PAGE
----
This discussion leads us back to what grounds, if any, are there for recommending Carpenter’s Prince of Darkness? For horror fans, especially Carpenter’s diehard fans, no real reason is needed, outside of Carpenter’s name above the marquee (not to mention his screenwriting credit, penned under the name “Martin Quatermass,” in honor of a well-known character from a British series and theatrical features made in the 1950s and 1960s). More discerning fans (yes, there are discriminating horror fans), will want to know whether Prince of Darkness is, in fact, a well-crafted, absorbing science fiction/horror film, complete with the obligatory shocks, scares, and thrills, supported by tense, slow-building sequences that inevitably lead to those shocks, scares, and thrills. Prince of Darkness has a few, including one involving hundreds of insects, but Prince of Darkness owes its watchability or rewatchability to Carpenter’s interest in exploring bold ideas.

Whether hampered by a limited budget or short production cycle, "Prince of Darkness" obviously fails as a standalone film. Few critics or fans can defend it with a straight face, but maybe they shouldn’t try. Instead, leaving the horror aspects aside, they should give Carpenter (partial) credit for his ideas. In fact, Carpenter does reward his audience with one or two memorable images (e.g., the death by insect infestation of one character, the trans-dimensional portal, Satan’s hand and arm reaching across the boundary between worlds, reminiscent of Michelangelo’s famous mural in the Sistine Chapel of Adam and the Father of Creation, and the final, haunting image that reveals the identity of the character who speaks through dreams). How many other films, perceived by critics and audiences as worth watching (and, therefore, successful on some qualitative level), can make the same claim?

link directly to this review at https://www.hollywoodbitchslap.com/review.php?movie=3003&reviewer=402
originally posted: 09/12/05 23:02:18
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User Comments

9/24/17 morris campbell IT SUCKS 1 stars
2/20/17 morris campbell one carpenters worst unscary boring crap 1 stars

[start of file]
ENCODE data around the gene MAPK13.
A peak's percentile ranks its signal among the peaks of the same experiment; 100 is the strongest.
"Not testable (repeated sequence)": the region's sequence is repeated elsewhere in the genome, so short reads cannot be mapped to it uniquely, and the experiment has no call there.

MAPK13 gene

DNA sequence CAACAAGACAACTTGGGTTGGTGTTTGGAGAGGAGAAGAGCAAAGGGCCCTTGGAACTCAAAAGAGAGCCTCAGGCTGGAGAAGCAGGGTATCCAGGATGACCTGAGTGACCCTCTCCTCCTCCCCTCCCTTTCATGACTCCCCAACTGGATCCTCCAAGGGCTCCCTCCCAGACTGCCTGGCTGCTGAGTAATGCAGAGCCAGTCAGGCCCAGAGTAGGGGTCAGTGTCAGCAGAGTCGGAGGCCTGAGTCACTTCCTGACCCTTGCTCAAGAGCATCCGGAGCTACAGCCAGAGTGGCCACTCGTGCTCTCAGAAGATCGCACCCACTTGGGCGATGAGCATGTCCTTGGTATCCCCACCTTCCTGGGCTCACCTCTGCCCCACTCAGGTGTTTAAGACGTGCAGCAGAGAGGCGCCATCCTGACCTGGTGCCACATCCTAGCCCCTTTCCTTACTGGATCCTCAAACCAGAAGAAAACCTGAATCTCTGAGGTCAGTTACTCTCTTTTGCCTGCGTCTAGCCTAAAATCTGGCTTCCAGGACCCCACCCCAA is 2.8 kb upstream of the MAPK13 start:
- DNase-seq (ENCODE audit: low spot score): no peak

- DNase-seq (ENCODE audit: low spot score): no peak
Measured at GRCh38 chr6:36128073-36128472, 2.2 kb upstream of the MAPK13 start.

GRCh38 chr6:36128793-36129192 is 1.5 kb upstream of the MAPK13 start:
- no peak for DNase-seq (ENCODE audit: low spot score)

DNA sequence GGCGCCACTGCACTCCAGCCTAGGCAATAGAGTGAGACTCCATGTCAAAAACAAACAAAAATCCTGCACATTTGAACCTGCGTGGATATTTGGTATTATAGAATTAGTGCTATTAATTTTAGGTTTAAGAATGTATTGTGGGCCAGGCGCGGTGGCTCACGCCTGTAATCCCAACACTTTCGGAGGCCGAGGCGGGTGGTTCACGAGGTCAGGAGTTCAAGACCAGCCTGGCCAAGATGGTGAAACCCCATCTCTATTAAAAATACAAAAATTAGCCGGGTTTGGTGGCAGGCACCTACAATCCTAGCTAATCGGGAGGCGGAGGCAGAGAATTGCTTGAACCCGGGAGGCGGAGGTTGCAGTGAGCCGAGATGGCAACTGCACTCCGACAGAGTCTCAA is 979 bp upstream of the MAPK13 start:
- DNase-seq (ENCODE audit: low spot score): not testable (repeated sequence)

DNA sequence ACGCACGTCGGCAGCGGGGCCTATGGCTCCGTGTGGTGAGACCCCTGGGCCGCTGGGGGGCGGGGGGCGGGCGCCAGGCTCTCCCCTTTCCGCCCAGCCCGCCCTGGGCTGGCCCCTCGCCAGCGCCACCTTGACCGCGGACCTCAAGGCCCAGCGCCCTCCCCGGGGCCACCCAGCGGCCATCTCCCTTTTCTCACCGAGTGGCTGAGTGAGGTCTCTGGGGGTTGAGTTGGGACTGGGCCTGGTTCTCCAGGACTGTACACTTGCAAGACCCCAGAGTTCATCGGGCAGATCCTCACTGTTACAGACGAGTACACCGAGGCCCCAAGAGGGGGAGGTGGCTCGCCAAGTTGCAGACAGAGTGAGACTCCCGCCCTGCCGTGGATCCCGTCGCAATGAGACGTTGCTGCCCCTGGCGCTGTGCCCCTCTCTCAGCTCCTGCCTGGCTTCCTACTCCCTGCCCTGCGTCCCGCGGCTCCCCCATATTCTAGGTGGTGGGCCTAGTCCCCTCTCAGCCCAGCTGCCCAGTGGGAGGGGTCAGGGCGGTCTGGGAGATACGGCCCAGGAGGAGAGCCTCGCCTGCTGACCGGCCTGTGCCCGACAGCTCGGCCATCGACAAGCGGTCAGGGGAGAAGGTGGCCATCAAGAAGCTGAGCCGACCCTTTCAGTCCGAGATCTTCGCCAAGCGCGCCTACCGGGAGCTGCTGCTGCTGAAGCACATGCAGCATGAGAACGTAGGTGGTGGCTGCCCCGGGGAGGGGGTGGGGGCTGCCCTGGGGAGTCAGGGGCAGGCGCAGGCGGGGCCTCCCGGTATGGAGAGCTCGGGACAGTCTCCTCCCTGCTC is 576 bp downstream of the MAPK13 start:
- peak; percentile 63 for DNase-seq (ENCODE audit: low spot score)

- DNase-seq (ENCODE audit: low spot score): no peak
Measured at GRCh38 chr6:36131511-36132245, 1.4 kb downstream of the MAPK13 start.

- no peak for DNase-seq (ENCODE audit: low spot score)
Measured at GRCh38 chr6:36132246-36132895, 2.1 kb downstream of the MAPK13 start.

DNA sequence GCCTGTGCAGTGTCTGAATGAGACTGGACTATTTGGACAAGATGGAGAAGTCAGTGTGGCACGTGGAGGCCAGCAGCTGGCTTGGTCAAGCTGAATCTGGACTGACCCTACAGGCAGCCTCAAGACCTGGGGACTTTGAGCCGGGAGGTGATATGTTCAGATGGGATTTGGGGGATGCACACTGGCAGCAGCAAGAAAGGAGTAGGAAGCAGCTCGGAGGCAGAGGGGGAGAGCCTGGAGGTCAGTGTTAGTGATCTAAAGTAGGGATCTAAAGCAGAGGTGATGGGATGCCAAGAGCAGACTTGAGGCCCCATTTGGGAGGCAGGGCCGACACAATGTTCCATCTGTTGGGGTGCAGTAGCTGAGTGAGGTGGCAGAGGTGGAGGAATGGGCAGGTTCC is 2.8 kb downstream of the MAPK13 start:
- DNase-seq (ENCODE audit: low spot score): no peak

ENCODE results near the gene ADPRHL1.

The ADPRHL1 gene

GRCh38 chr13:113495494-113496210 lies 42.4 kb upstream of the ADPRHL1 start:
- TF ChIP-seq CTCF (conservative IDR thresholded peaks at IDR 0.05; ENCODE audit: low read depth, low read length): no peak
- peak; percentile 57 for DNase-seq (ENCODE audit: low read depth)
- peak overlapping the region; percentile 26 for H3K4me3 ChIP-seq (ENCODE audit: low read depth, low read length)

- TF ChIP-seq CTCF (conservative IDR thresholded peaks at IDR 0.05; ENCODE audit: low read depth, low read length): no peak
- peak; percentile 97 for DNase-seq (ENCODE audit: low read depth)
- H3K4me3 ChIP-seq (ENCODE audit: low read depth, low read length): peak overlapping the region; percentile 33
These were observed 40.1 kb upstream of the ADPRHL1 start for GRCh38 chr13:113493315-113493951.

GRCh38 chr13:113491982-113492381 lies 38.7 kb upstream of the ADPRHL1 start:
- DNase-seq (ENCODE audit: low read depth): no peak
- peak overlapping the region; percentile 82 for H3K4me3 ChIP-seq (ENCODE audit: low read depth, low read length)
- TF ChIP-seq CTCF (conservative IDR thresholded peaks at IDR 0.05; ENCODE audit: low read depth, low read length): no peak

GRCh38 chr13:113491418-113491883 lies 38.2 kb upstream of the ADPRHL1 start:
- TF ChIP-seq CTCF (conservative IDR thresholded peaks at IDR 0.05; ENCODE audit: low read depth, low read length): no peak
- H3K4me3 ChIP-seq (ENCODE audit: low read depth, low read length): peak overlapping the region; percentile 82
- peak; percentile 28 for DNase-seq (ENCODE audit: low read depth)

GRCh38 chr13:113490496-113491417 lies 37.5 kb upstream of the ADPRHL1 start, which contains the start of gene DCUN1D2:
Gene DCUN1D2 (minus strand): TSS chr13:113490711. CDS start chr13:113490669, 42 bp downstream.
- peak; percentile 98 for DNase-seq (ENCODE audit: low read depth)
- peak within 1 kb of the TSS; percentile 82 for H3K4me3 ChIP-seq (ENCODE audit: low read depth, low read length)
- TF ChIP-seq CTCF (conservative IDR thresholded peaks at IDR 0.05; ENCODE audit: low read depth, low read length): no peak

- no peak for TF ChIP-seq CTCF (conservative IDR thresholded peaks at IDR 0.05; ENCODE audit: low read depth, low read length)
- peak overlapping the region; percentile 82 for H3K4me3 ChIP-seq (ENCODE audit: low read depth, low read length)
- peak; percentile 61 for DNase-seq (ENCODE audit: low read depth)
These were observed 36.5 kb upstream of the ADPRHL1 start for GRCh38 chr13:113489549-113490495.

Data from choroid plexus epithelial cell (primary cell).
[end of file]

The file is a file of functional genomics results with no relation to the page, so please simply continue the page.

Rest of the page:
10/18/11 AMflxguy Unusual, scary, even nightmarish. Excellent 5 stars
12/23/09 Man Out 6 Bucks Turning the Christian cornerstone inside-out makes this an extremely creepy flick. 4 stars
8/08/09 Zac Wow, you really didn't get this movie. 4 stars
3/15/09 Shift worker Not a great effort from a genius director 2 stars
12/03/08 Shaun Wallner Kept me on the edge of the seat! 4 stars
8/31/07 Dale M Good Premise and freaky at times, but the story is really underdeveloped. 4 stars
5/21/06 Mike Underrated -- some bad acting/dialogue, but great, scary concepts. 5 stars
8/24/05 Copper Another of John Carpenter's many embarassments. 1 stars
1/16/05 Jeff Anderson Lots of slow spots, acting is weak, but a cool idea and J. Carpenter still has it. Not bad. 4 stars
8/27/04 Al Guy Compared to the modern crap - this is a gem! 4 stars
8/16/04 Herolder Underrated. Sure better than most other horror movies 4 stars
4/10/04 American Slasher Goddess Passable fair for Carpenter. 3 stars
12/04/03 john creepy and atmospheric - the cast could be better except for Pleasance 4 stars
11/07/03 Nelson This movie is great, old but nice, I agree JC can do a lot better, but stills is great 5 stars
4/13/03 Kyle Carpenter can do better. 3 stars
3/18/03 Jack Sommersby Godawfully silly horror flick. Paper-thin material executed with flair of a cap gun. 1 stars
11/25/02 Deborah S. Hay i couldn't look in a mirror for days after watching "prince of darkness"!! 5 stars
10/15/02 Scott Blackerby This Movie is Underrated! It is a Great flick!!! 5 stars
9/21/02 kawar shah its ok set in a creepy atmosphere 3 stars
9/14/02 Mac Among Carpenter's worst. A waste of time. 1 stars
6/18/02 Charles Tatum Campy, with some great scenes 4 stars
3/23/02 Katie one of the scariest movies of all time - Carpenter is a legend 5 stars
8/05/01 E-Funk Who the fuck are these actors? Besides the dudes from BTILC...Scary Carpenter flick though. 4 stars
7/05/01 sebastion dillinger the creepiest thing is that it is relatively scientifically sound. 4 stars
5/24/01 Keith Galantowicz Not worth wasting an hour and forty-five minutes! 1 stars
12/01/00 Mike It was better in 1987 when I was a teenager 4 stars
8/28/00 Thor You've gotta just lay back and get into it, man! 4 stars
6/19/00 Ulatekk Great flick! Many quality kills! 5 stars
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  23-Oct-1987 (R)



Directed by
  John Carpenter

Written by
  John Carpenter

  Donald Pleasance
  Jameson Parker
  Victor Wong
  Lisa Blount
  Dennis Dun